"The most rewarding part for me was interviewing the elders," says May T., a student who contributed to the Arviat Iglu Web site. "I learned a lot about the past and how different groups lived in different shelters. I learned so much from them and I enjoyed it a lot."
May wrote questions from a student's perspective and recorded the responses and personal stories of the elders. She did local research, typed the stories in Inuktitut and English, and took digital pictures of the elders.
"I'm hoping that visitors to the Web site will learn all about the different kinds of shelters that Inuit used throughout the year," May explained. "I also hope that the Inuit who visit this site read the Inuktitut pages, not just the English pages. That way they can improve their Inuktitut reading skills."
The creation of the Arviat Iglu Web site was truly a community effort. Several organizations contributed to its establishment. The Arviat Historical Society provided archival material and equipment and assisted with planning and identifying the elders to be interviewed. The Donald Suluk Community Library and other regional territorial organizations facilitated the completion of the project. The Community Access Program Web site was the host site for the project. The Arviat District Education Authority was the sponsoring agency for the site and handled payments and payroll for summer employment. Funding was provided by a number of partners and technology expertise was provided by the schools and adult educators.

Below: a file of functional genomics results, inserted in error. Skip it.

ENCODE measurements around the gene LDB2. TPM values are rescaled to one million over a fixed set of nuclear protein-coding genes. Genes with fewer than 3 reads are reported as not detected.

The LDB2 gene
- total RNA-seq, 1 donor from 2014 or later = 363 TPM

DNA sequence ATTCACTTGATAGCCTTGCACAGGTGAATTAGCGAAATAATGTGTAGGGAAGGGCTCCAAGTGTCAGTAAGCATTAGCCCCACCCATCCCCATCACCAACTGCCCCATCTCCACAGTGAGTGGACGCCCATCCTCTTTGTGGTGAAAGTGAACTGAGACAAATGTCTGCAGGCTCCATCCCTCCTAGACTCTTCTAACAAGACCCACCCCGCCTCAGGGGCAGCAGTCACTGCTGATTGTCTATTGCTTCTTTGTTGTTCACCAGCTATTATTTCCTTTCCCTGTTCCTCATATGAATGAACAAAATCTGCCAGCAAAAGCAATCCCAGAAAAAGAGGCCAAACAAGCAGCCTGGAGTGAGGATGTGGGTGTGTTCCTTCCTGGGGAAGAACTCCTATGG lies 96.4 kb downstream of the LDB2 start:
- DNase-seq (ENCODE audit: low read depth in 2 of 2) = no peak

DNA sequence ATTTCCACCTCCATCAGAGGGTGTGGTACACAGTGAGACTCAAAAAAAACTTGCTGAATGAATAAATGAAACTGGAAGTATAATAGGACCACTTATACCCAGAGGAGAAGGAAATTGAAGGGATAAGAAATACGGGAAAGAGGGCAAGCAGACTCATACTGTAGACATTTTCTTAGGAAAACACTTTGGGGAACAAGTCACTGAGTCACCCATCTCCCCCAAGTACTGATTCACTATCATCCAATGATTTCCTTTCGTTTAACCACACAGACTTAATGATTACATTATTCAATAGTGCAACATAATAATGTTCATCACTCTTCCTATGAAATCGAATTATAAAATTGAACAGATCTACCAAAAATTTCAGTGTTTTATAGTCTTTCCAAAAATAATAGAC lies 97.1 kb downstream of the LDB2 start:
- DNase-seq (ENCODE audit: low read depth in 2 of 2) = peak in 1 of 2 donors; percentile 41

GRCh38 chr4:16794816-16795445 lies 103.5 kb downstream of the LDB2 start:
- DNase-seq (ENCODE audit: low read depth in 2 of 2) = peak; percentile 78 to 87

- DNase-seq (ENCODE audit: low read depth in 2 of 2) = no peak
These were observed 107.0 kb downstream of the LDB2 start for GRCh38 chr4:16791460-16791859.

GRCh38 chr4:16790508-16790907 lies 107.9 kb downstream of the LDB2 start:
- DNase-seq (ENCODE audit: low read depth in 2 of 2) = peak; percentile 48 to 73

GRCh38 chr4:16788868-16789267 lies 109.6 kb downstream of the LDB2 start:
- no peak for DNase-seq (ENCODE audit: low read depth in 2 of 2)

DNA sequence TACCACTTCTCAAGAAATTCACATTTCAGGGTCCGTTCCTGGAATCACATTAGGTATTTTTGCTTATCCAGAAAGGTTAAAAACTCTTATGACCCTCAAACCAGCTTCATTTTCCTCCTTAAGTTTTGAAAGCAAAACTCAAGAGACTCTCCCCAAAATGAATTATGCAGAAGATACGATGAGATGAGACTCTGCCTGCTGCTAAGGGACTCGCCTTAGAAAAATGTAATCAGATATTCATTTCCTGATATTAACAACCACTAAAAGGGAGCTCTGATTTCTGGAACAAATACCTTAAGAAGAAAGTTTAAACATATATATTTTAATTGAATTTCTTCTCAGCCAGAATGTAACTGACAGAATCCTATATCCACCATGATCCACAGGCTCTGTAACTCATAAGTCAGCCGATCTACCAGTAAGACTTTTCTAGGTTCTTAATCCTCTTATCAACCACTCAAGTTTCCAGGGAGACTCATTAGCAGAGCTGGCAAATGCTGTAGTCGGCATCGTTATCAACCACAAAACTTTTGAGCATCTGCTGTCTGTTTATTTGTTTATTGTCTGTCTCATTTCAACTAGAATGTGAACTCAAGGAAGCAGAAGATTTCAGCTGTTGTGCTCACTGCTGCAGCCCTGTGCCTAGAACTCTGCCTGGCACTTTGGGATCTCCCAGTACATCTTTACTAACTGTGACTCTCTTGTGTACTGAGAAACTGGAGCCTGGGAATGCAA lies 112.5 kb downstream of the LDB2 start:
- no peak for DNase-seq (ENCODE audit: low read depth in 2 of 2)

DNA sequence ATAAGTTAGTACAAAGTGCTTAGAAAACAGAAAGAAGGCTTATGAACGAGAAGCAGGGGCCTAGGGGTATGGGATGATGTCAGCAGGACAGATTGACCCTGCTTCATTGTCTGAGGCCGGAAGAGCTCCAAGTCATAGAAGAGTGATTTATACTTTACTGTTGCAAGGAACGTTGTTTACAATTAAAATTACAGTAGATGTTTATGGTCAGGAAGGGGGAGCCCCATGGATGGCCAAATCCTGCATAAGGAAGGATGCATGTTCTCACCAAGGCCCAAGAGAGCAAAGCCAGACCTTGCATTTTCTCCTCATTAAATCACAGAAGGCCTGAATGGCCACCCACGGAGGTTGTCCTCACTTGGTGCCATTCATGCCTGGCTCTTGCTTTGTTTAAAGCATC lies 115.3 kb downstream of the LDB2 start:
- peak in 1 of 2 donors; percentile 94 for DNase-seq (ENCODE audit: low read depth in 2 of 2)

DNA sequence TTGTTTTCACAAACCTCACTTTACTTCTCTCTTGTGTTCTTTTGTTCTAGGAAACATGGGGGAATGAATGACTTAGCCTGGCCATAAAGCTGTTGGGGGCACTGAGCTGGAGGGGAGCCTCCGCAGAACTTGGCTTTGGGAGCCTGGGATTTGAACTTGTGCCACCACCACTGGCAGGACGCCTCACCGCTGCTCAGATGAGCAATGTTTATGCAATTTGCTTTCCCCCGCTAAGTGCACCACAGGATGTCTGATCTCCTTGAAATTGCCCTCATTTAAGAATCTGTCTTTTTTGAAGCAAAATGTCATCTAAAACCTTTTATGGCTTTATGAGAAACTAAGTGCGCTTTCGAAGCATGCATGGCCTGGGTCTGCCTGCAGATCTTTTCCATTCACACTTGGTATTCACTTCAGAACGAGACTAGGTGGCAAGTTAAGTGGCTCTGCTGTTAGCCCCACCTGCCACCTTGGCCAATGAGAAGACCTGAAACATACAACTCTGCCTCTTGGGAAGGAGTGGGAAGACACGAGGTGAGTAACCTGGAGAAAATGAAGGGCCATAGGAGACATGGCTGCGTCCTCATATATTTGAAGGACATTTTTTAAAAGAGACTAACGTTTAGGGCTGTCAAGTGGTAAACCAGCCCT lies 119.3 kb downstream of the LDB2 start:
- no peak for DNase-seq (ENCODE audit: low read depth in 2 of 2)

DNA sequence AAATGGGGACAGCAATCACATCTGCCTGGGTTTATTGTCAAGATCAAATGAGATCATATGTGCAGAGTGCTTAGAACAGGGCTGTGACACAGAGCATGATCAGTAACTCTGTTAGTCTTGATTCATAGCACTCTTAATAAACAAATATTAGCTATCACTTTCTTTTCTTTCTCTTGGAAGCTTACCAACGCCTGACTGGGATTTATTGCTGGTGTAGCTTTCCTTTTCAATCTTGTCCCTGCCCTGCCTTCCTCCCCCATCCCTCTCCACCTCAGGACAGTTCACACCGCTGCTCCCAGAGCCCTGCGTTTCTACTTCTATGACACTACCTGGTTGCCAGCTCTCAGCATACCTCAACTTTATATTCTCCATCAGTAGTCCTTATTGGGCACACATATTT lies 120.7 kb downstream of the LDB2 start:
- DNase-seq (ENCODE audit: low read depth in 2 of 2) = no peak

The Arviat site was published as part of Canada's Digital Collections, a program that provides opportunities for Canadian young people to learn Web skills by producing sites about their country. It also affords cultural institutions and other organizations a chance to improve access to their offerings.
Eric Anoee, a media specialist who served with Tagalik as part of the Web team, recalled that at the start of the project the students were told that their Web site would be seen and noticed both by their own community and throughout the world. That prediction appears to be coming true!
"The community members have been impressed with the Web site," said Anoee. And, through their involvement with the Web site, elders and students of the community of Arviat in Nunavut, Canada, have been encouraged to pursue technology interests.
"We knew that the students and elders would really get a lot out of the project, even if we never got the Web site finished," Shirley Tagalik noted. "What we didn't expect was that the elders would become so interested in the technology they'd actually begin to take computer courses. That was a fantastic surprise!"
"People from around the world, in Iceland, Sweden, and other places, have also seen the Web site," Anoee added. "[They've] been impressed by what people from such a remote place can create!"
Prince of Wales Northern Heritage Centre
Here visitors can tour online exhibits designed to promote the Northwest Territories' cultural heritage.
Article by Cara Bafile